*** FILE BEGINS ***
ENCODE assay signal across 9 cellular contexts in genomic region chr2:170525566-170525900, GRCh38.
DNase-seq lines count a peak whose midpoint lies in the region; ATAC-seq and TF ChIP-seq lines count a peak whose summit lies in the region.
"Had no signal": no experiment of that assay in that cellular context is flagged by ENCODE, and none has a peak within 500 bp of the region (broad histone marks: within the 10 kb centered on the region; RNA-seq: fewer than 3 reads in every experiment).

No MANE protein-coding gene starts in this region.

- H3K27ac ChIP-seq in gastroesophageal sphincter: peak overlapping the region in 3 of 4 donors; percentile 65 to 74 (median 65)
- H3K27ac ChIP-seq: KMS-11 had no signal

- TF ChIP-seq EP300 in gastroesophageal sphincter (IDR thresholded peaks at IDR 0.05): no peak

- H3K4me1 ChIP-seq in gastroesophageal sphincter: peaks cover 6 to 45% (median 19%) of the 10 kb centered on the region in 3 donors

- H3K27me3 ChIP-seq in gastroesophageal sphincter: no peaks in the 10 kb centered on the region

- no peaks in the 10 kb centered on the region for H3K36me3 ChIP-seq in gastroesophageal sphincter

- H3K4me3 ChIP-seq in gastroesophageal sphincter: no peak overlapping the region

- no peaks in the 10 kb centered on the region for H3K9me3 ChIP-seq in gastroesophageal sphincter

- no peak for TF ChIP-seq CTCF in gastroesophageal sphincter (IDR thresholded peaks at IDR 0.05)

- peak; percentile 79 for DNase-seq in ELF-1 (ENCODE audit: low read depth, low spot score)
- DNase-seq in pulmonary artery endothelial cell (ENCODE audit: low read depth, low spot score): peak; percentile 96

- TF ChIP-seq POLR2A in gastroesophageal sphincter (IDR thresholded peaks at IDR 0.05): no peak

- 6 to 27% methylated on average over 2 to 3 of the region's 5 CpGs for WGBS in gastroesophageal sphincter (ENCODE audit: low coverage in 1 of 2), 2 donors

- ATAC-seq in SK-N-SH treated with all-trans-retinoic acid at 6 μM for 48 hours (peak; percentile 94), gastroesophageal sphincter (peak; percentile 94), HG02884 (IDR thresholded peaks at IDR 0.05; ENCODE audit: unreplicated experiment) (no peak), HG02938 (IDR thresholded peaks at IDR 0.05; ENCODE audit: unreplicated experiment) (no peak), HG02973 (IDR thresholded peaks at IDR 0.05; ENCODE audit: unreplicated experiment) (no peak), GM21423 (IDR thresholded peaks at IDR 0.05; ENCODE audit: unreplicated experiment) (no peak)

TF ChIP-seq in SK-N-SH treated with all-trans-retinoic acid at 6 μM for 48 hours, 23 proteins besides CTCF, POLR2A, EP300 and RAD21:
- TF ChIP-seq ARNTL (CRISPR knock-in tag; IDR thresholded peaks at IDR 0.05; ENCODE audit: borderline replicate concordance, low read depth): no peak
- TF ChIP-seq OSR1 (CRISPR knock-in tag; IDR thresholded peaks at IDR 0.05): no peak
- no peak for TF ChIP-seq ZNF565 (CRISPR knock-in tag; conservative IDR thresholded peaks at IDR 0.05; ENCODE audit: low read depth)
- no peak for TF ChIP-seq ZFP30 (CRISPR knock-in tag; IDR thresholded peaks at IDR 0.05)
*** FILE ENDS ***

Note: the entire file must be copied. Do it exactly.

ENCODE assay signal across 9 cellular contexts in genomic region chr2:170525566-170525900, GRCh38.
DNase-seq lines count a peak whose midpoint lies in the region; ATAC-seq and TF ChIP-seq lines count a peak whose summit lies in the region.
"Had no signal": no experiment of that assay in that cellular context is flagged by ENCODE, and none has a peak within 500 bp of the region (broad histone marks: within the 10 kb centered on the region; RNA-seq: fewer than 3 reads in every experiment).

No MANE protein-coding gene starts in this region.

- H3K27ac ChIP-seq in gastroesophageal sphincter: peak overlapping the region in 3 of 4 donors; percentile 65 to 74 (median 65)
- H3K27ac ChIP-seq: KMS-11 had no signal

- TF ChIP-seq EP300 in gastroesophageal sphincter (IDR thresholded peaks at IDR 0.05): no peak

- H3K4me1 ChIP-seq in gastroesophageal sphincter: peaks cover 6 to 45% (median 19%) of the 10 kb centered on the region in 3 donors

- H3K27me3 ChIP-seq in gastroesophageal sphincter: no peaks in the 10 kb centered on the region

- no peaks in the 10 kb centered on the region for H3K36me3 ChIP-seq in gastroesophageal sphincter

- H3K4me3 ChIP-seq in gastroesophageal sphincter: no peak overlapping the region

- no peaks in the 10 kb centered on the region for H3K9me3 ChIP-seq in gastroesophageal sphincter

- no peak for TF ChIP-seq CTCF in gastroesophageal sphincter (IDR thresholded peaks at IDR 0.05)

- peak; percentile 79 for DNase-seq in ELF-1 (ENCODE audit: low read depth, low spot score)
- DNase-seq in pulmonary artery endothelial cell (ENCODE audit: low read depth, low spot score): peak; percentile 96

- TF ChIP-seq POLR2A in gastroesophageal sphincter (IDR thresholded peaks at IDR 0.05): no peak

- 6 to 27% methylated on average over 2 to 3 of the region's 5 CpGs for WGBS in gastroesophageal sphincter (ENCODE audit: low coverage in 1 of 2), 2 donors

- ATAC-seq in SK-N-SH treated with all-trans-retinoic acid at 6 μM for 48 hours (peak; percentile 94), gastroesophageal sphincter (peak; percentile 94), HG02884 (IDR thresholded peaks at IDR 0.05; ENCODE audit: unreplicated experiment) (no peak), HG02938 (IDR thresholded peaks at IDR 0.05; ENCODE audit: unreplicated experiment) (no peak), HG02973 (IDR thresholded peaks at IDR 0.05; ENCODE audit: unreplicated experiment) (no peak), GM21423 (IDR thresholded peaks at IDR 0.05; ENCODE audit: unreplicated experiment) (no peak)

TF ChIP-seq in SK-N-SH treated with all-trans-retinoic acid at 6 μM for 48 hours, 23 proteins besides CTCF, POLR2A, EP300 and RAD21:
- TF ChIP-seq ARNTL (CRISPR knock-in tag; IDR thresholded peaks at IDR 0.05; ENCODE audit: borderline replicate concordance, low read depth): no peak
- TF ChIP-seq OSR1 (CRISPR knock-in tag; IDR thresholded peaks at IDR 0.05): no peak
- no peak for TF ChIP-seq ZNF565 (CRISPR knock-in tag; conservative IDR thresholded peaks at IDR 0.05; ENCODE audit: low read depth)
- no peak for TF ChIP-seq ZFP30 (CRISPR knock-in tag; IDR thresholded peaks at IDR 0.05)